Beyond Trump: New Surge in Border Walls Around the World

Even as Donald Trump's dream of a 2,000-mile-long border wall fades with his election chances, heated debate continues over controversial barriers that stand elsewhere, such as the massive concrete barrier Israel has built along and inside the West Bank beginning in 2002. It is now nearly three times as long, and in some places twice as high, as the late, unlamented Berlin Wall (about which I wrote a book) and complete with its own checkpoints, guard towers and death strips to deter Palestinians bent on passage or revenge.


The International Court of Justice, Amnesty International, Human Rights Watch, and the World Council of Churches have all condemned the existence of the wall, its route destroying Palestinian farmland, or both. It is hard to say who the wall degrades more: Palestinians or Israelis.

But while this may be the most infamous political wall today, it is far from the only one. In fact, walls, or lavish fencing and other strong barriers, are going up all over the world.

"In 2015, work started on more new barriers around the world than at any other point in modern history," the Washington Post reported this month in a revelatory three-part, text-plus-video package. This brings the current total to 63 borders across four continents where walls/fences separate countries. In most cases, the barrier-building is being driven by fear.

I can recommend the entire series, but here are few surprising highlights:

  • "Most of the new walls are being erected within the European Union, which until recently was nearly borderless. [But] these moves are not limited to Europe. In the Middle East, Tunisia is erecting a desert barrier with lawless Libya to insulate itself from unrest and an Islamic State-led insurgency. In Asia, India and Burma are encircling Bangladesh with hundreds of miles of razor wire to block migrants and counterreligious extremism."
  • "This new age of barriers is not just about chain links and concrete. It also reflects the rise of populist politicians. The effectiveness of their nationalist rhetoric suggests that even as globalization was working its magic on trade, mobility and investment, a seditious resentment was brewing among those left behind."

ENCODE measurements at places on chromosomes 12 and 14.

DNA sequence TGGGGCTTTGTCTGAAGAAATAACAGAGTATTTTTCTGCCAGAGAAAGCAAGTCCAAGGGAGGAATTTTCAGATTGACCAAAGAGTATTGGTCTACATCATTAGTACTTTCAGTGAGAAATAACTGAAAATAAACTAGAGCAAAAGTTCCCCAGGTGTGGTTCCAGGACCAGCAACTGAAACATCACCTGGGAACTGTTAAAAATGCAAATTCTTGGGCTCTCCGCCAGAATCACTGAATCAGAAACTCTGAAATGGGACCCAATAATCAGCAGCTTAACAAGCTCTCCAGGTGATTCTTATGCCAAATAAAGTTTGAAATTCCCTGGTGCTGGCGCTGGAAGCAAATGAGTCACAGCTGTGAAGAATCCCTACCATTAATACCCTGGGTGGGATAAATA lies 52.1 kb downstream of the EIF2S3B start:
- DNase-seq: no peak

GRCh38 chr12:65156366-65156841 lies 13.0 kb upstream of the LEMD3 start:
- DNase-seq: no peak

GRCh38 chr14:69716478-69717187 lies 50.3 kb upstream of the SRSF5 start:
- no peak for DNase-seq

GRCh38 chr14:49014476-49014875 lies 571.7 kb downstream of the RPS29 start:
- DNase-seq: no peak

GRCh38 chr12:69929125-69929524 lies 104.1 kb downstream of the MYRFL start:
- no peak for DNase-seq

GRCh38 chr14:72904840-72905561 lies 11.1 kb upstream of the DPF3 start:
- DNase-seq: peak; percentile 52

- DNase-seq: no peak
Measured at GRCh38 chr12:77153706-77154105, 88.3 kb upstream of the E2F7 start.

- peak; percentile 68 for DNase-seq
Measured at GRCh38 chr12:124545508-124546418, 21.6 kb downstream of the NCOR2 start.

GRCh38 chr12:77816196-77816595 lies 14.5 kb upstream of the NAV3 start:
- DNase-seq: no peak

• "Walls can also fan the flames of old tensions. In the Alps, Italy and Austria have jostled over the ancient Brenner Pass, where Austria says a fence may be needed to halt the flow of African migrants into the heart of Europe. Italy has expressed outrage, saying that a fence would severely hinder trucking and trade in one of Europe’s busiest corridors."
  • "Thousands of migrants now live in a detention center in the Negev desert in southern Israel. Osman Mohammed Ali, a Sudanese refugee from Darfur who was living in Israel, was given two options: leave the country or go to the Holot detention center. Rather than risk his life returning to Africa, he chose the desert facility."
  • "Facing an influx of more than 3,000 people a day, Hungary built a 109-mile barrier along its border with Croatia. Ultimately, Hungary, a major transit nation, would construct more new miles of fence than any other E.U. nation. The fences resulted in a huge drop in arrivals to Hungary, but they did not stop migration. Many migrants simply shifted routes and entered neighboring nations. Soon, other countries began to build fences of their own."
  • "In Greece, the newly closed border with Macedonia left thousands stranded in miserable camps, stopped by barbed wire and armed guards. Frustration mounted, erupting in clashes such as one on April 10 between stranded migrants and the Macedonian military. As migrants rushed the border fence, the Macedonians responded with tear gas and rubber bullets, resulting in dozens of injuries, including to children."
  • "Some in Europe are now asking whether the new walls are enough. To prevent migrants from crossing the English Channel, Britain is funding construction of a wall in Calais, France. Austria is preparing to erect more barriers if migrant numbers again begin to surge....There is reason for uneasiness. The E.U. deal with Turkey to halt the flow across the Aegean Sea is in danger of falling apart."

And naturally: "Turkey, too, has been building a concrete wall—this one on its southern border with Syria."

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